Backstory: Yesterday I ranted (on my instagram) after learning that people were partaking in what is called the George Floyd challenge. People were posting photos of them putting their knee in another person’s neck. It has been announced that various social media outlets are removing the posts and handling the users. No matter what, the challenge and people posting are proof of a bigger issue. The realization that racism starts at home, and parents/guardians play a critical role in ending racism.
I didn’t get the privilege, like some of my classmates or friends, to just have the basic talks on traditional parental worry concepts – drugs and safe sex. I didn’t get that privilege because racism ran so deep within our state, our schools, and societal everyday lives. So my parents and other family members talked with us about racism and subtle micro-aggressions at an early age. Talks to explain why store clerks were following us, talks to soothe my pain of being called names, and talks to increase my self-worth since so many people didn’t like our race. As I got older the talks discussed what places I could and couldn’t go, talks explaining the challenges my ancestors experienced to get a good education, explanations on why some of my educators treated me differently, or gentle reminders on why I needed to be best that I could be.
I never thought that I would have to partake in similar talks with my children (looking back I was naive). A small glimmer of hope existed for more people desired inclusion and I had witnessed so many firsts for African-Americans and people of color. I knew that I would have to instill confidence and self-wroth about my children’s ethnicity, provide additional educational discussions on our history (since schools don’t tell the full story). But never did I think I would need to worry or talk to my children about not trusting a police officer or for them to be cautious where they are.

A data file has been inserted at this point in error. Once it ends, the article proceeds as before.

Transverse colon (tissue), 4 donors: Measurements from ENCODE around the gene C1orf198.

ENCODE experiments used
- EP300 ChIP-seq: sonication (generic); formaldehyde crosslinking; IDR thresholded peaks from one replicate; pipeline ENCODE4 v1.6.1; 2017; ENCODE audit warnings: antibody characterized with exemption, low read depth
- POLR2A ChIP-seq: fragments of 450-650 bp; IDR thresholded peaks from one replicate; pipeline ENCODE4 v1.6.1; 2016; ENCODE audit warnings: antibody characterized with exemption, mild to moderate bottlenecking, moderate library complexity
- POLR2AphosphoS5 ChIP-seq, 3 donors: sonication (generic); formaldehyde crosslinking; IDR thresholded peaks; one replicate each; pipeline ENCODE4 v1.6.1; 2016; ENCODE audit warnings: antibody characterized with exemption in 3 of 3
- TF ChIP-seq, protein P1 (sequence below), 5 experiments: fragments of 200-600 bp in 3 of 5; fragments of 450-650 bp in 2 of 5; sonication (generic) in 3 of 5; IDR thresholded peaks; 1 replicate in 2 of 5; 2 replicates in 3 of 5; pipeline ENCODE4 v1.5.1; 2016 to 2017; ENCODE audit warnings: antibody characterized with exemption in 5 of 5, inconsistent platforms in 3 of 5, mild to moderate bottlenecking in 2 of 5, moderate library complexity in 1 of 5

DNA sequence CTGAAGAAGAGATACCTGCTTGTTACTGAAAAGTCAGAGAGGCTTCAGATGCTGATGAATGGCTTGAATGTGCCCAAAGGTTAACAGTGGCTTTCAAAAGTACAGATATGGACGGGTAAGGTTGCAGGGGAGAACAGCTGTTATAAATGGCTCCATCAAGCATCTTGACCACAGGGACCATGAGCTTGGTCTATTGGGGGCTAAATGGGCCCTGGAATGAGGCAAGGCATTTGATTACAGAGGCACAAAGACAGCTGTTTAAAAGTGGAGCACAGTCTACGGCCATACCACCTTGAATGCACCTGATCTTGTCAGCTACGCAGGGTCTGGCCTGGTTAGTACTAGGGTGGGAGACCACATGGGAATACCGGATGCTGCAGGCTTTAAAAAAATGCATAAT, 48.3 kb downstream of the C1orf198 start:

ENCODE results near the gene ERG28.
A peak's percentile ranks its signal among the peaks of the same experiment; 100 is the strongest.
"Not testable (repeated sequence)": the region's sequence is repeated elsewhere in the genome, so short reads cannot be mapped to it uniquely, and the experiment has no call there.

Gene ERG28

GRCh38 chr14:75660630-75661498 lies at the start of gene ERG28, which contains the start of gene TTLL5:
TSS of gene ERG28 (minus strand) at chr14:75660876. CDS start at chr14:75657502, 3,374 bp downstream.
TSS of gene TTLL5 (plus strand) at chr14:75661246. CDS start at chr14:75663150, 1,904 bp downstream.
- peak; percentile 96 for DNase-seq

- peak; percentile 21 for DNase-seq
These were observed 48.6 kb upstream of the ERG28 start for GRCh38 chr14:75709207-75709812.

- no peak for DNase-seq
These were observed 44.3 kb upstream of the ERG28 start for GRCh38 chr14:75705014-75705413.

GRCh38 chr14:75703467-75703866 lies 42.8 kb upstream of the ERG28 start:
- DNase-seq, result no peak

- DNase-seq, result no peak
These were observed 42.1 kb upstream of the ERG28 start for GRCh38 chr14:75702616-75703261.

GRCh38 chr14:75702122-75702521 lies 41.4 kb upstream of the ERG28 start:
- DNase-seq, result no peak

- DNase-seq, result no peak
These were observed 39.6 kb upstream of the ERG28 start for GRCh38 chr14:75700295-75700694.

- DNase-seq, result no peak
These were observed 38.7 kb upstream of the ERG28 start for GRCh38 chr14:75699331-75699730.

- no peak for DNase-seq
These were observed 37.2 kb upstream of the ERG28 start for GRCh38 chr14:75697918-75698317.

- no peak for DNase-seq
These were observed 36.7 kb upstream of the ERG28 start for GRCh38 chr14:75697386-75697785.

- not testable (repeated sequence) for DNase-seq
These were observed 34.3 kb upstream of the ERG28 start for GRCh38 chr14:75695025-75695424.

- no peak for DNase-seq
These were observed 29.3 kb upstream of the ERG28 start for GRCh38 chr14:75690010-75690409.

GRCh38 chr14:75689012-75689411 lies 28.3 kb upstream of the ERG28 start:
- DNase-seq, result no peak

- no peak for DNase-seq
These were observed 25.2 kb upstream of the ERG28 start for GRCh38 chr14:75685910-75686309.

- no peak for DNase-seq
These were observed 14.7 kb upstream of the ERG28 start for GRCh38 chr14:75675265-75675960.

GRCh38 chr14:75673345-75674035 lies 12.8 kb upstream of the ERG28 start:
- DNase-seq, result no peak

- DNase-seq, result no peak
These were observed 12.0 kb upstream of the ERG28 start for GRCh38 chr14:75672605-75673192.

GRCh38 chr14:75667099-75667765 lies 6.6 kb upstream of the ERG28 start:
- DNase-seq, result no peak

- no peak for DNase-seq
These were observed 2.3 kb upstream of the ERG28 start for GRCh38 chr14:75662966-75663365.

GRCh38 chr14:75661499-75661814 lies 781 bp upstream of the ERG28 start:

Man was I so wrong – our society’s hate and disregard for African-Americans/Blacks has resurfaced with a vengeance. It is so deeply embedded like that nasty odor you can’t get rid of. Not only do we observe the hatred in police brutality, the disproportioned equity within school systems, or the subtle micro-aggressions in the workplace and retail systems. But my children are experiencing it from their own peers and educators. They are reminded daily via news, actions, and words that certain people truly hate their race.
And it all boils down to one thing – Racism starts at home.
Humans don’t come out of the womb hating a person because of their ethnicity. It is taught and observed. So we the parents of generation Z need to break the curse of racism – at home. We as parents/guardians have to talk with our children (at an early age), provide appropriate educational resources to our children, monitor our own actions and words, intervene and question negative actions/lessons in their education, showing compassion despite differences, and correct them when they steer down the wrong path. This isn’t the time to shelter – be honest and let your children know what is really happening (being mindful of their age). Parents of 2020 NEED to lead the change, NEED to halt this societal thorn, and most importantly NEED to mold our future generations.